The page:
Alternatives for a Chemical Free Home
I came across this article today citing the top 5 chemicals you should consider banishing from your home and some alternatives you can use instead. I really wanted to share it as the chemicals they mention are easy to avoid and a great starting point if one of your New Year’s resolutions is to reduce your environmental footprint.
Coal-tar driveway sealant: If you plan to seal your blacktop driveway this spring, avoid coal-tar based sealants. They contain polycyclic aromatic hydrocarbons, or PAHs, which studies suggest can be carcinogenic, toxic, and mutagenic. When rainwater and other precipitation hit your driveway, the toxic chemicals run off into your yard and into your local drinking water supply. In fact, this situation has been compared to dumping quarts of motor oil right down a storm drain.
Synthetic pesticides: Chemical weed and bug killers both fit under this category and should be avoided both inside and outside of your house. (And dont’ fall for the ones that pretend to be “natural.”) Researchers link herbicides to various forms of cancer, including non-Hodgkin’s lymphoma; insecticides have been connected to brain damage in kids. – I am especially partial to this one as a gardener. Last year when I was researching an organic fertilizer to offer my clients, I was surprised to find that the product only has to contain 35% organic matter in order to market itself as 100% organic. I searched high and low and found one that truly is 100% organic!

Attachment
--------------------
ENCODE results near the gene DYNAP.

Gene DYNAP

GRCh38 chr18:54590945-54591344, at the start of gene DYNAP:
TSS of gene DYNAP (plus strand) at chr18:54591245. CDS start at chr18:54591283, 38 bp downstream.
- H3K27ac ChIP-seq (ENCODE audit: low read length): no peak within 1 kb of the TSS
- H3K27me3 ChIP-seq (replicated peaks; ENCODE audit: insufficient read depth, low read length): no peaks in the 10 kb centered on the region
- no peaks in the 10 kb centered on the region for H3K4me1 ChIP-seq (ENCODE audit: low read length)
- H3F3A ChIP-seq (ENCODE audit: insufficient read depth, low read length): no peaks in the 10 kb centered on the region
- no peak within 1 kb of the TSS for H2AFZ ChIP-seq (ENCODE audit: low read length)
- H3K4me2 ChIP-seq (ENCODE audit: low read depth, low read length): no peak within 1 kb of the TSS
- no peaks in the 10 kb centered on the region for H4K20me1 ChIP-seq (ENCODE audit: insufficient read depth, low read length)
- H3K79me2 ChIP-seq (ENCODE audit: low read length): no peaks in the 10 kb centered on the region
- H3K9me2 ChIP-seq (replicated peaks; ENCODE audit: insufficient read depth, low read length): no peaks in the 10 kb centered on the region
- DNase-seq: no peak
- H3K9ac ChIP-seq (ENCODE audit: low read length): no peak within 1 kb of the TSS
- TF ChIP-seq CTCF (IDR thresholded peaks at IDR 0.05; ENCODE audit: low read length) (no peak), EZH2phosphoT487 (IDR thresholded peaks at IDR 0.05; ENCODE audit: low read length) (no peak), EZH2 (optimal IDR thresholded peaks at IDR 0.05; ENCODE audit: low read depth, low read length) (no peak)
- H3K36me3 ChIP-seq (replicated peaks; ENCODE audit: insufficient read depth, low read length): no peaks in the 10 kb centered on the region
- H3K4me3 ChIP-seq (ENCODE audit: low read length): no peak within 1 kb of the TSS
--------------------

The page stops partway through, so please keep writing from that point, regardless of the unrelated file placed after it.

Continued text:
Antibacterial soap: The antimicrobial chemical triclosan in antibacterial soaps is believed to disrupt thyroid function and hormone levels in people; when it mixes into wastewater, it can cause sex changes in aquatic life. And health experts believe that overuse of this and other antibacterial chemicals is promoting the growth of bacteria that are resistant to antibacterial treatment.
Synthetic fragrances: Fragrance may be the most common type of chemical in your house. Used in laundry detergents, fabric softeners, dryer sheets, cleaning supplies and disinfectants, air fresheners, deodorizers, shampoos, hair sprays, gels, lotions, sunscreens, soaps, perfumes, powders, and scented candles, fragrances are a class of chemicals that may take you extra time and effort to avoid. But it’s worth it. The term “fragrance” or “parfum” on personal care product labels can be a cover for hundreds of harmful chemicals known to be carcinogens, endocrine disrupters, and reproductive toxicants, even at low levels.
Harsh cleaning products: Isn’t it ironic that we actually contaminate our air when we use harsh chemicals—some of which are carcinogens—to clean our homes. Ammonia can trigger asthmatic attacks, and harsh oven cleaners and drain openers can cause terrible damage to children who come into contact with them. “Every year we have these dreadful third-degree burns of the throat and esophagus because kids got into cleaners under the sink,” Landrigan says. – This is where you could call on Green Clean. We use amazing Norwex cloths and only clean with water!
If you’d like to link to the article to find out their alternative suggestions to these these harsh chemicals click here. It’s a good and easy read!